Michigan used to have one of the highest rates of child vaccine waivers in the country. Since new state health department guidelines took effect two years ago, those numbers have dropped significantly. That's a victory for children's health, and it doesn't hamper parental rights. The rules should stay in place.
Yet some Republican lawmakers have proposed bills that would reverse the requirement for parents who do not want to vaccinate their children. Under the current health directive, parents of school-aged children must first speak to medical professionals if they wish to get a waiver. Those conversations have informed and changed parents' opinions, many of whom admit to health professionals they simply didn't understand the value of vaccines.
The lawmakers fear Michigan Department of Health and Human Services officials are interfering with their turf and the vaccine guidelines conflict with existing state law. As the law stands, unless parents signs an immunization waiver, they must prove their children have been vaccinated against chickenpox, diphtheria, hepatitis B, mumps, pertussis, polio, rubella and tetanus before beginning school or daycare.
Parents who are philosophically opposed to vaccines can still get a waiver, however, as state law allows this for personal or medical reasons. Health officials simply want to make sure parents understand the risks for their child — and others — if they opt out.
"No one changes their mind immediately," says Shane Bies, administrator of public health nursing services for Oakland County. "These are conversations. If they have 10 reasons not to vaccinate and they leave with one reason, the result doesn't change for that day. But eventually, conversations with their health care provider may nudge them to get their children vaccinated."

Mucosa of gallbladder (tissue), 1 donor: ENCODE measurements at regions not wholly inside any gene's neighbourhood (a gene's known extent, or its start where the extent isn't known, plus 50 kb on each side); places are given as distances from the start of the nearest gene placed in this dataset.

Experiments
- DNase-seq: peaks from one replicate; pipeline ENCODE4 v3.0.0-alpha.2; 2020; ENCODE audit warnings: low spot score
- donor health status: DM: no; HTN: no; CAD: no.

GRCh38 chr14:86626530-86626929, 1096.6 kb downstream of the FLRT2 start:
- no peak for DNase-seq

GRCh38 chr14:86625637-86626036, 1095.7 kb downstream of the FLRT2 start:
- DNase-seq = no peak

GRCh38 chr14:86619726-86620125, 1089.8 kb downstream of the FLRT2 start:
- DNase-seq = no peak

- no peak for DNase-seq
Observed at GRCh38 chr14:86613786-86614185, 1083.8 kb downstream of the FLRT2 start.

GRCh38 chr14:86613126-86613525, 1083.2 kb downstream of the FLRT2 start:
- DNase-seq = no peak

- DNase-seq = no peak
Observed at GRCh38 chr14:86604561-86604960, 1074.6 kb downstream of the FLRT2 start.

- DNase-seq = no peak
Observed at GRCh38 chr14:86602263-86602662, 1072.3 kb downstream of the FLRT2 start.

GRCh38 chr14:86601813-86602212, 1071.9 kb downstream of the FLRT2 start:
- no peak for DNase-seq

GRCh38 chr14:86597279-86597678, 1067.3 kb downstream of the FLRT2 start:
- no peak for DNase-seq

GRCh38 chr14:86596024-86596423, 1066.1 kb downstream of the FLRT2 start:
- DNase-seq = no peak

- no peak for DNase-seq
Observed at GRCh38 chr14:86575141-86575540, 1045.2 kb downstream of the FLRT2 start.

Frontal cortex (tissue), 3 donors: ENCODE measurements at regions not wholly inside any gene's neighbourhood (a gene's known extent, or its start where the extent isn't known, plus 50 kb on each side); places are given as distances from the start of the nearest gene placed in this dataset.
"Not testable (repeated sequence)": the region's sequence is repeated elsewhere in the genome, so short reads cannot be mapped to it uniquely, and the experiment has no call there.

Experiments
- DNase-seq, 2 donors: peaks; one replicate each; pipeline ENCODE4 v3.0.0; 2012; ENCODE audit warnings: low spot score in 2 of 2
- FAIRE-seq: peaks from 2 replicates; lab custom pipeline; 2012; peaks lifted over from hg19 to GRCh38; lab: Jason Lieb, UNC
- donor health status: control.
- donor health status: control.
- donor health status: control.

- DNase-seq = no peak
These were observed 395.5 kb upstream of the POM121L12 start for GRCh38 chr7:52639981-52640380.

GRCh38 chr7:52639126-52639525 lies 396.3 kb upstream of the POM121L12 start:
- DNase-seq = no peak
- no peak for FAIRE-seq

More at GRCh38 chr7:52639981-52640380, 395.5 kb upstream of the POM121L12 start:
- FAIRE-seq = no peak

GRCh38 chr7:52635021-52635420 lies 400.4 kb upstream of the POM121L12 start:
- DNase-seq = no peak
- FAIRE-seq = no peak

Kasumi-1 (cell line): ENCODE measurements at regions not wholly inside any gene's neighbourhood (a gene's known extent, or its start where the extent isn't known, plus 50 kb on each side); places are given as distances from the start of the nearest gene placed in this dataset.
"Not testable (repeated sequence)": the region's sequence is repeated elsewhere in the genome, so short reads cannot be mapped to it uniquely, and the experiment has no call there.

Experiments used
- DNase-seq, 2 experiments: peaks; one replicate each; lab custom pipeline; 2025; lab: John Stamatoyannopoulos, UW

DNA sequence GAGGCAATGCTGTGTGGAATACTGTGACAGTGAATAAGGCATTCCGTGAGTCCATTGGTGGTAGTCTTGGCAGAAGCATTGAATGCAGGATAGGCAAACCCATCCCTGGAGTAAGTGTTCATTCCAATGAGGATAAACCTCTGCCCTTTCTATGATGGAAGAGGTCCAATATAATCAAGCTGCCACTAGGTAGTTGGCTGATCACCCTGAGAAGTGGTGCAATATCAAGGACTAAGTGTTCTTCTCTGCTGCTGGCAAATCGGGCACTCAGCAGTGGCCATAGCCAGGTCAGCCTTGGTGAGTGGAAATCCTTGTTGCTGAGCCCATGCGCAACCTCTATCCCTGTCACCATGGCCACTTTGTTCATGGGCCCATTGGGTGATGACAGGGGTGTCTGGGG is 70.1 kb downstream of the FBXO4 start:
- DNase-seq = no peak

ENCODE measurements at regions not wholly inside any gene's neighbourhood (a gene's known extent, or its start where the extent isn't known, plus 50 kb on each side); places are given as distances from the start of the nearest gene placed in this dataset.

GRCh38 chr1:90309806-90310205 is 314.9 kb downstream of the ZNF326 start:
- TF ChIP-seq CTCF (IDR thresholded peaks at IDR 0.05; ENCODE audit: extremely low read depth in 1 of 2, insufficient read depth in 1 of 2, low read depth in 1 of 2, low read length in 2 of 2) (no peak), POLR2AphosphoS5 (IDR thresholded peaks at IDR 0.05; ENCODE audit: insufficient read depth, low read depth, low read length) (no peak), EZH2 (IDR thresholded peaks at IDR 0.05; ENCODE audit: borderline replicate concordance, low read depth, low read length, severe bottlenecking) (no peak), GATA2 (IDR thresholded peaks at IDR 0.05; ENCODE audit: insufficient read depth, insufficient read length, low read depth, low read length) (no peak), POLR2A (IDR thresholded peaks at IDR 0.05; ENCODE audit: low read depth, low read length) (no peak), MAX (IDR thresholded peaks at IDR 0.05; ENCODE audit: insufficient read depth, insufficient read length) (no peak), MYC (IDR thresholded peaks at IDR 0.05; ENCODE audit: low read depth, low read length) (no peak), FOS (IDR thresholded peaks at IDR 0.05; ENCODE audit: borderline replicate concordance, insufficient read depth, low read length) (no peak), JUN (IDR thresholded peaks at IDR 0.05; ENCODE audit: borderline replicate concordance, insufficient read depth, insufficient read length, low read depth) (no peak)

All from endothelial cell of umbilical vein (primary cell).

Bills introduced earlier this year, sponsored by Rep. Tom Barrett, R-Potterville and Sen. Patrick Colbeck, R-Canton, would serve to keep Michigan residents ignorant about the realities of vaccination by rolling back the health department's waiver rule. Lawmakers also are concerned about the department having the ability to block some children from attending school if an outbreak were to occur.
Colbeck believes the consultation exceeds the authority of state law.
"It is a case of executive overreach which goes beyond the intent of the Legislature," he says.
Both bill sponsors claim the requirement hinders individual free choice and inconveniences Michigan parents unnecessarily.
Nevertheless, the education that parents have received in the meetings has changed their minds. Since the requirement has been in place, there has been a 35 percent drop in waivers, according to state health officials.
Ignorance is not freedom. Lawmakers should support the efforts of health officials to educate parents about vaccination and allow them to make an informed choice.
In addition, the proposed bills would put children who cannot receive vaccinations due to preexisting medical conditions in danger. Vaccinated children protect non-vaccinated children by forming a "herd" community where children with vulnerable immune systems are only surrounded only by those who are immune to certain illnesses and who pose no risk.
"It would be a step back, not just for the children, but for the community as a whole," Bies says.
The stakes are high in vaccination choice, and parents should make informed decisions. The current consultation requirement accomplishes this and should not be repealed.
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